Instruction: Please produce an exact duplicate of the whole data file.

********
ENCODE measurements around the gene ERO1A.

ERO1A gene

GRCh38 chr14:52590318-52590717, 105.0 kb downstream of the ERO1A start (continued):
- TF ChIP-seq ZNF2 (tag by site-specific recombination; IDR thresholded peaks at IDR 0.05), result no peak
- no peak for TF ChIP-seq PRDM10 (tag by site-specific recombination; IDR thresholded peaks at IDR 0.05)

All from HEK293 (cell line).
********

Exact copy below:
ENCODE measurements around the gene ERO1A.

ERO1A gene

GRCh38 chr14:52590318-52590717, 105.0 kb downstream of the ERO1A start (continued):
- TF ChIP-seq ZNF2 (tag by site-specific recombination; IDR thresholded peaks at IDR 0.05), result no peak
- no peak for TF ChIP-seq PRDM10 (tag by site-specific recombination; IDR thresholded peaks at IDR 0.05)

All from HEK293 (cell line).